70 UK Companies Make the Move to a Four-Day Workweek Without Cutting Pay

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Photo: Burst

It's an exciting time for the future of work. The Great Resignation in the U.S. showed that workers who want better pay, work-life balance, and more opportunities are willing to take action. Data from research conducted on the shifts to remote work during the pandemic is showing that workers from a wide range of industries produce better outcomes while working “smarter, not harder.” Employees whose work schedules have been remodeled to provide more remote or flexible hours are often happier while remaining just as productive as before, if not more so. These statistics are showing employers they can trust their workers, and making them more open to what many consider to be the next step: the four-day workweek.

On Monday, June 6, the largest trial to date of the four-day workweek began in the UK. Over 70 companies, collectively employing more than 3,300 people, will make the move, working Monday through Thursday. This will cut the standard 40 hours a week spent in the workplace to 32, and provide workers a three-day weekend every single week. The participating businesses represent a range of industries, which includes PR firms, tech companies, and even a fish and chip shop.

What's the catch? Only time will tell; but so far, there doesn't seem to be one. The trial is based on the 100:80:100 model in which workers will receive 100% of their usual pay for working 80% of their usual hours, while remaining 100% as productive. It's organized by 4 Day Week Global (a non-profit invested in the transition to reduced working hours), the 4 Day Week UK Campaign, Autonomy, and researchers at Cambridge University, Oxford University, and Boston College, who will assess the experiment's effects on participants' productivity and quality of life.

“The UK is at the crest of a wave of global momentum behind the four-day week,” explains Joe O'Connor, CEO of 4 Day Week Global. “As we emerge from the pandemic, more and more companies are recognizing that the new frontier for competition is quality of life, and that reduced-hour, out-put focused working is the vehicle to give them a competitive edge.” In fact, 63% of businesses found it easier to attract and retain talent with a four-day workweek, according to 4 Day Week Global. What people look for in an employer is changing, and interest in a four-day week is gaining momentum, on the part of workers and businesses alike.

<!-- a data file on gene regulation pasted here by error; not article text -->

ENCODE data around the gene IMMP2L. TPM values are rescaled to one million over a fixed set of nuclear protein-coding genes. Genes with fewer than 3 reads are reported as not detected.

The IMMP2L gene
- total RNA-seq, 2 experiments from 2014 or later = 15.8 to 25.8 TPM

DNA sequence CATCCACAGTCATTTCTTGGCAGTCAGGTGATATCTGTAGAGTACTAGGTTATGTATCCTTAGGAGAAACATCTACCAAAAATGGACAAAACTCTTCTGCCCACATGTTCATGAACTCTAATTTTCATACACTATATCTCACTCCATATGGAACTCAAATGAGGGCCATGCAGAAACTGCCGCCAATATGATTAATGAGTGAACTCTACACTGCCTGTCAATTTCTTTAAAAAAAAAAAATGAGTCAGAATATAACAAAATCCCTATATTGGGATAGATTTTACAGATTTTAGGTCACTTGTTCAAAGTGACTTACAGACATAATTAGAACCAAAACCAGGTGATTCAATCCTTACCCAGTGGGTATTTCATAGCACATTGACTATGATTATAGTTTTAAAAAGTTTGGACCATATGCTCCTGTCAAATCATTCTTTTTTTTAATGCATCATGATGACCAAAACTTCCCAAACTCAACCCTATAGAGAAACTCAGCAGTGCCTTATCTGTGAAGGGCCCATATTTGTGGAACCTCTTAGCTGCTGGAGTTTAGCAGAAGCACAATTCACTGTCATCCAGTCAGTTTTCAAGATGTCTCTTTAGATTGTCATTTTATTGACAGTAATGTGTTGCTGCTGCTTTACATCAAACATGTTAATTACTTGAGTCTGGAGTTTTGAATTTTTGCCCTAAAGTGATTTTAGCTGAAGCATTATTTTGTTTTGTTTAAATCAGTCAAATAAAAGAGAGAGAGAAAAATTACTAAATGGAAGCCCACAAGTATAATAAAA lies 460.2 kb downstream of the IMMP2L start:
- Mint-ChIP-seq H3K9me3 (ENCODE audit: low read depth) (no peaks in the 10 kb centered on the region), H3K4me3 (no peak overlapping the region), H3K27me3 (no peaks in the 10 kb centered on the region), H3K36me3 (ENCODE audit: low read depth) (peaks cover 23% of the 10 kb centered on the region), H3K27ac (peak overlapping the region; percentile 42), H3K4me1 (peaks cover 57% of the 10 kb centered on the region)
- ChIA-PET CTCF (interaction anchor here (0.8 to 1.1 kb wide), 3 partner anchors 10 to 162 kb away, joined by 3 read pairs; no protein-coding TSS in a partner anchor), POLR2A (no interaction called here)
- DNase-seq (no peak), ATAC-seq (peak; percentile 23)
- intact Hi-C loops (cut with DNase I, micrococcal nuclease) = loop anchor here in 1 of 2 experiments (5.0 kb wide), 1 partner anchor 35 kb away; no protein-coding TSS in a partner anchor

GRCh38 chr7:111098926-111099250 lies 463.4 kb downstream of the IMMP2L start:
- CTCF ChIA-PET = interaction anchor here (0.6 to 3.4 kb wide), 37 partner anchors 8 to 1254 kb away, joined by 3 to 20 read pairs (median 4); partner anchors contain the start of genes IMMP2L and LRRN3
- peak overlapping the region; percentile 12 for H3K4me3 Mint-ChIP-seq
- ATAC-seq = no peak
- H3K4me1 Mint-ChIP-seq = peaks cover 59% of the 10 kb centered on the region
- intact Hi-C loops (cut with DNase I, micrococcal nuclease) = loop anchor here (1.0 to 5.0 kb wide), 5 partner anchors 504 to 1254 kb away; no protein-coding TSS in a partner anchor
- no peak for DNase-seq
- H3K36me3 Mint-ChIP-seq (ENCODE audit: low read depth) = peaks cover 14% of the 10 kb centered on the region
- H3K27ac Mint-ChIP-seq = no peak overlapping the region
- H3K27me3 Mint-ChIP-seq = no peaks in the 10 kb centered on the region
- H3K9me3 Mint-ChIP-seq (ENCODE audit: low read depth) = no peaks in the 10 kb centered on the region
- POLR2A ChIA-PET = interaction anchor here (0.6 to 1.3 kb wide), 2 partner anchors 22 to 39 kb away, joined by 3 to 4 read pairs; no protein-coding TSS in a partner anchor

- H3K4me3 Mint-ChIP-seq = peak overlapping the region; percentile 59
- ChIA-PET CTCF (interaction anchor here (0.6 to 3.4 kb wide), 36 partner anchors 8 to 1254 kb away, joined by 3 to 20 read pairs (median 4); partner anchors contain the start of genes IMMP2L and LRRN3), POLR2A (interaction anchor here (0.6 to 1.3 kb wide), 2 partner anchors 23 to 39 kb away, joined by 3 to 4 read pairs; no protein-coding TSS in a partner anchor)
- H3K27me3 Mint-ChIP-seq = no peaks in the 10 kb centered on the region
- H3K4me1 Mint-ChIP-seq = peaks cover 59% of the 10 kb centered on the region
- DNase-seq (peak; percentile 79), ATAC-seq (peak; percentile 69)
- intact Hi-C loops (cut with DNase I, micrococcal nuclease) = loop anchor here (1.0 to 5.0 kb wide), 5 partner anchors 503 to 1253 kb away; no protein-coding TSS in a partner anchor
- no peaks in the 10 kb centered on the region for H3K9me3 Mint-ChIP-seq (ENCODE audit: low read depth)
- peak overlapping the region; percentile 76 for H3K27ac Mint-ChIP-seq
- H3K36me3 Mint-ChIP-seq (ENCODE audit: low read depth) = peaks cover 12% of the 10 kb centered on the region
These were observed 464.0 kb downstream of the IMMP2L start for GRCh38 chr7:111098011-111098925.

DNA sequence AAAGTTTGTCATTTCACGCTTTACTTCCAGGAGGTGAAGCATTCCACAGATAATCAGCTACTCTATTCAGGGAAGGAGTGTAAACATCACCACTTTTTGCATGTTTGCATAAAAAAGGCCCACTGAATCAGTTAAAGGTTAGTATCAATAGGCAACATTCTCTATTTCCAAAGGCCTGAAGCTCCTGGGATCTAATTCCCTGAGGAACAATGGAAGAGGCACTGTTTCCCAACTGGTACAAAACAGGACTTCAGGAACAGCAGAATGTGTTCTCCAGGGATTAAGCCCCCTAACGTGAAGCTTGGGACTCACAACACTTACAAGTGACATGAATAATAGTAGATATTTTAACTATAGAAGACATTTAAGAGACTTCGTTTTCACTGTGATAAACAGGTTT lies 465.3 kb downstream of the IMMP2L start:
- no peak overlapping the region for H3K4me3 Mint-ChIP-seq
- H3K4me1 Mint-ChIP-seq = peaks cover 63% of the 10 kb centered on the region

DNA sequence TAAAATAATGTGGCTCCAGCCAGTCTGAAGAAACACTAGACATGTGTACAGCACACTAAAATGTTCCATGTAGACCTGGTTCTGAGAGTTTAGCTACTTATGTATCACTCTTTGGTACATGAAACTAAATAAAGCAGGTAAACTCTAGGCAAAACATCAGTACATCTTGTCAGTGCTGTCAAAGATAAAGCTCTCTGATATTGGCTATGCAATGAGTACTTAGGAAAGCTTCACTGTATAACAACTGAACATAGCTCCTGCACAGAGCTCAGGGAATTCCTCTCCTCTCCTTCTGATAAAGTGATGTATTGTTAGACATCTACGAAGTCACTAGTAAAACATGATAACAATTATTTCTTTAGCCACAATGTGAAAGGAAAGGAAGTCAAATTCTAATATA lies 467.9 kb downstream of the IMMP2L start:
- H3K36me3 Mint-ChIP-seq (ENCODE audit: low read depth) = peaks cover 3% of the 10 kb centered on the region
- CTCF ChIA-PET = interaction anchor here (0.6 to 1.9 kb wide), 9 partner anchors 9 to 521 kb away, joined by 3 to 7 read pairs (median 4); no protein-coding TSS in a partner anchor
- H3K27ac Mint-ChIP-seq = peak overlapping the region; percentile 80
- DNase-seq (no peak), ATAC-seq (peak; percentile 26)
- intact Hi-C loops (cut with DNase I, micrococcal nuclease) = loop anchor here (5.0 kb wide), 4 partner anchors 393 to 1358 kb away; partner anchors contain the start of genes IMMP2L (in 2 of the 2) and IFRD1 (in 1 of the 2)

Ed Siegel, CEO of Charity Bank, one of the participating companies, acknowledges that the pandemic “really moved the goalposts” in regards to flexible work schedules. He says that the move to a four-day workweek seemed like “a natural next step” for the company. Siegel believes that the shortened week, with no changes to salary or benefits “will create a happier workforce and will have an equally positive impact on business productivity, customer experience, and our social mission.”

Though much of this may sound intuitive, it is a trial, and results must be measured. The data will be collected through interviews and staff surveys, along with the measures each company uses to assess its own productivity. Juliet Schor, a sociology professor at Boston College and the lead researcher on the project, says, “We'll be analyzing how employees respond to having an extra day off, in terms of stress and burnout, job and life satisfaction, health, sleep, energy use, travel, and many other aspects of life.”

One of the main appeals of a four-day week is that it takes into consideration the quality, not simply the quantity, of the time spent in the workplace. It “challenges the current model of work and helps companies move away from simply measuring how long people are ‘at work,' to a sharper focus on the output being produced,” says O'Connor. “2022 will be the year that heralds in this bold new future of work.”

And though the UK trial isn't the first of its kind, it is the largest. In 2018, 4 Day Week Global founder Andrew Barnes' company ran a similar, eight-week program in New Zealand. Researchers collected qualitative and quantitative data before, during, and after the trial period, and found that 78% of employees felt better about their work-life balance, with increases in productivity and decreases in stress. The UK trial will be able to broaden the scope of these results.

Government-backed four-day workweek trials are also due to begin later this year in both Spain and Scotland. 4 Day Week Global has also begun the intake process of a pilot program for the U.S. and Canada.

Over 70 UK companies are making the move to a four-day workweek, without cutting pay or benefits.

 

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This trial—organized by 4 Day Week Global, Autonomy, and researchers at Cambridge University, Oxford University, and Boston College—will last six months, and is the largest of its kind.

 

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A post shared by 4 Day Week Global (@4dayweekglobal)

The trial is based on the 100:80:100 model which means that workers will receive 100% of their usual pay for working 80% of their usual hours, while remaining 100% as productive.

“2022 will be the year that heralds in this bold new future of work,” says Joe O'Connor, CEO of 4 Day Week Global.

 

View this post on Instagram

 

A post shared by 4 Day Week Global (@4dayweekglobal)

4 Day Week Global: Website | Facebook | Twitter | Instagram | YouTube
h/t: [LADbible]

Related Articles:

Belgium Is the Latest Country To Adopt a 4-Day Workweek

The UAE Just Became the First Country in the World to Officially Implement a Shorter Workweek

Iceland Tests Out a 4-Day Work Week and Meets Huge Success

Finland Jobs May Change to 4-Day Workweeks to Promote a Balanced Life

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